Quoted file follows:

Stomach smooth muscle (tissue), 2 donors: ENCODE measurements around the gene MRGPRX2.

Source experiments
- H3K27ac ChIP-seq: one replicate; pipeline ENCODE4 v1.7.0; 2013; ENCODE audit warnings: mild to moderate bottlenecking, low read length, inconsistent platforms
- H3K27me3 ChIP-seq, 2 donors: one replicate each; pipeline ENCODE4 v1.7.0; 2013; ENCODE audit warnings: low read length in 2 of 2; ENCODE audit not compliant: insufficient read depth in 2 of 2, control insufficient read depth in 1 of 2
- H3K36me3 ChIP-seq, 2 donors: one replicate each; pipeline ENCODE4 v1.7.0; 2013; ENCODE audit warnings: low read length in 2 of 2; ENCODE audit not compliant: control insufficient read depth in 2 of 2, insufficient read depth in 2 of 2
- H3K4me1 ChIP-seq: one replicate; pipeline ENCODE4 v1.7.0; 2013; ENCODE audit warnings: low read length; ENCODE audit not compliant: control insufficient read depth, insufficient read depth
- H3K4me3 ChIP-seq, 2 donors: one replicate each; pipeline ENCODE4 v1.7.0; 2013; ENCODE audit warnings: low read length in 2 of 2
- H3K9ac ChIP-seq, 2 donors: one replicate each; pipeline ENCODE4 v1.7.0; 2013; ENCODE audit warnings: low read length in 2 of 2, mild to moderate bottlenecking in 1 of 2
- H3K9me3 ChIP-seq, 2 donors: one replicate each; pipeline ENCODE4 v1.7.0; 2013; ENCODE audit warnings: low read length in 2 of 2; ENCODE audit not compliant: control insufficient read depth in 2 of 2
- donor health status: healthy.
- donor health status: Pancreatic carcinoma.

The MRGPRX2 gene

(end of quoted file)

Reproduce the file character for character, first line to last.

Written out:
Stomach smooth muscle (tissue), 2 donors: ENCODE measurements around the gene MRGPRX2.

Source experiments
- H3K27ac ChIP-seq: one replicate; pipeline ENCODE4 v1.7.0; 2013; ENCODE audit warnings: mild to moderate bottlenecking, low read length, inconsistent platforms
- H3K27me3 ChIP-seq, 2 donors: one replicate each; pipeline ENCODE4 v1.7.0; 2013; ENCODE audit warnings: low read length in 2 of 2; ENCODE audit not compliant: insufficient read depth in 2 of 2, control insufficient read depth in 1 of 2
- H3K36me3 ChIP-seq, 2 donors: one replicate each; pipeline ENCODE4 v1.7.0; 2013; ENCODE audit warnings: low read length in 2 of 2; ENCODE audit not compliant: control insufficient read depth in 2 of 2, insufficient read depth in 2 of 2
- H3K4me1 ChIP-seq: one replicate; pipeline ENCODE4 v1.7.0; 2013; ENCODE audit warnings: low read length; ENCODE audit not compliant: control insufficient read depth, insufficient read depth
- H3K4me3 ChIP-seq, 2 donors: one replicate each; pipeline ENCODE4 v1.7.0; 2013; ENCODE audit warnings: low read length in 2 of 2
- H3K9ac ChIP-seq, 2 donors: one replicate each; pipeline ENCODE4 v1.7.0; 2013; ENCODE audit warnings: low read length in 2 of 2, mild to moderate bottlenecking in 1 of 2
- H3K9me3 ChIP-seq, 2 donors: one replicate each; pipeline ENCODE4 v1.7.0; 2013; ENCODE audit warnings: low read length in 2 of 2; ENCODE audit not compliant: control insufficient read depth in 2 of 2
- donor health status: healthy.
- donor health status: Pancreatic carcinoma.

The MRGPRX2 gene